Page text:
If your child is running a bit late with 2017 applications- these are the universities that are still accepting applications.
In South Africa, the cost of tertiary education varies, however, it is expensive for the average South African family, guardian or prospective student. If you’re interested to see which South African university is the most expensive and which degree is considered to cost the most, look at this interesting article about how much it costs to go to a South African university and which course is considered the most expensive.
Fees Must Fall and The University Situation
Last year, South Africa’s Minister of Higher Education and Training, Dr Blade Nzimande, announced the decision to allow universities to “individually…determine the level of (fee) increase that their institutions require…” however, none should be increased by more than 8% for 2017.
This announcement occurred after a nationwide 0% increase on fees in 2016.
What does this mean for you and your child?
Overall the decision is good news because it is dependent on each university (and the cost of the course) what the fees will be. Make sure that you check the fees at each respective university as well as their financial aid options.
The minister of Education also confirmed that students who are on the National Student Aid Financial Scheme (NSFAS) will not pay increased fees in 2017. The other good news that was added was the second category of students who will not be required to pay increased fees: the missing middle. These are students whose parents earn too much money to qualify for loans from NSFAS but too little to actually afford university fees. Money will now be budgeted to ensure that this group doesn’t pay increased fees in 2017.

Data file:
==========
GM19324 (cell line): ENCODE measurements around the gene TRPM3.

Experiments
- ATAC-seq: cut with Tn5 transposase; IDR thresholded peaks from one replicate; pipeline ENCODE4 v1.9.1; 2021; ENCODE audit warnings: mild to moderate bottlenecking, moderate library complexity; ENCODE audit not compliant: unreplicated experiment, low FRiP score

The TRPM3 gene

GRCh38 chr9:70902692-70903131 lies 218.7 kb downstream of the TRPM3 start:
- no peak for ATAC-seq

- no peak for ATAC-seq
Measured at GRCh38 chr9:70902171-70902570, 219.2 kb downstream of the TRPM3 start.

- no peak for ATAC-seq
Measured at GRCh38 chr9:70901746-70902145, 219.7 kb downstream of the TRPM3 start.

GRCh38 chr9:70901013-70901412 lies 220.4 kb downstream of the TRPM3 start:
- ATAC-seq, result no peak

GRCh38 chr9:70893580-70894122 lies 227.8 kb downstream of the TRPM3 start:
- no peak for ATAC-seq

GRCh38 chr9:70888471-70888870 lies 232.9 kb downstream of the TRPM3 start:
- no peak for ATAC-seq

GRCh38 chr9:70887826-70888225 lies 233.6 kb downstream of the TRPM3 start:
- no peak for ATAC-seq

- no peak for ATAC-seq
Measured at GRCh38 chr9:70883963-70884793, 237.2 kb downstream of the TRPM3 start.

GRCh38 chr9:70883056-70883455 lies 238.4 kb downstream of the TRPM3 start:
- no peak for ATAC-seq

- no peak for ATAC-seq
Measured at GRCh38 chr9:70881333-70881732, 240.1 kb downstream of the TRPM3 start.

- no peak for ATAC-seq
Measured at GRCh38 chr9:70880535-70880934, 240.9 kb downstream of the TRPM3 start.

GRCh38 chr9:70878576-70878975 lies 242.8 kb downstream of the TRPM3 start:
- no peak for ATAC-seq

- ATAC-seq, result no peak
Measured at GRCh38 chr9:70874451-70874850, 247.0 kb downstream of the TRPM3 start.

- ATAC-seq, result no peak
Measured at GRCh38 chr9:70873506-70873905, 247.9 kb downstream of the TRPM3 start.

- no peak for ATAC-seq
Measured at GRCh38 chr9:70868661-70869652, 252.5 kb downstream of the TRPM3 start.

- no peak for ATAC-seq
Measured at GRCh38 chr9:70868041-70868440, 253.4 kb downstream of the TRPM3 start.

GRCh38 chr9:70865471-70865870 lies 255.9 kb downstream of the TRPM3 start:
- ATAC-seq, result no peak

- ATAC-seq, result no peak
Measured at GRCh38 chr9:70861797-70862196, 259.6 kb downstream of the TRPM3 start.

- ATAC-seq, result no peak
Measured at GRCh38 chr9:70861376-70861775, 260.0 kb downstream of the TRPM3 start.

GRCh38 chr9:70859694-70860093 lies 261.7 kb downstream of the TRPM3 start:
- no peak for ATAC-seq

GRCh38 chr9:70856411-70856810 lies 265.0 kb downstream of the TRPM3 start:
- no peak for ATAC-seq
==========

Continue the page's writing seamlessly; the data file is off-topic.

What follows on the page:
How Can Your Child Qualify for Financial Aid?
Financial aid is usually offered by the university and offered to students whose family/guardian earns below a certain bracket. There are also financial aid options for students who have excelled in previous studies or academics. To find out whether you are eligible for this aid, enquire with your child’s university financial aid office, as details differ from varsity to varsity. To find out more about University financial aid read this article.
What about Bursaries, Grants and Scholarships?
Bursaries, grants and scholarships are granted to students in order to help them cover the costs of their tuition (and sometimes also provide funding for living costs and travel). Your child may be eligible for a bursary if they apply and have achieved good grades or if they are disadvantaged.
To find out more about how your child can get a bursary or a scholarship, read this article.
Check out EduOne’s awesome bursary listings here.
Can Your Child Fund Their Own Studies?
The long and the short answer to this is – it depends. Many students find well-paying jobs while they study in order to support their living expenses or pay for their tuition.
What are the options for a student who wants to make an income while studying? Read this article on the various student jobs available to students.
It’s definitely a good idea to encourage your child to get a part-time job while at university. It helps them to gain experience and learn to earn their own income, thereby teaching them how to manage and make money. It is also important for your child to gain experience in their chosen field by volunteering and working during holidays, this will make them more attractive to perspective employers.[vc_column_text]
EduConnect 2Cents- What Does the Future Hold?
The fact is, this depends on you and on your child. As with all things, life is what you make of it. A student who has worked hard, earned good marks, applies for as many funding opportunities as they can, studies hard and keeps trying, will inevitably succeed.
South Africa is at a difficult time and it is impossible to know the future. Encourage your children to be the best they possibly can be and to work hard.
Check out this interesting talk by Julie Lythcott-Haims on ‘How to raise successful kids — without over-parenting’.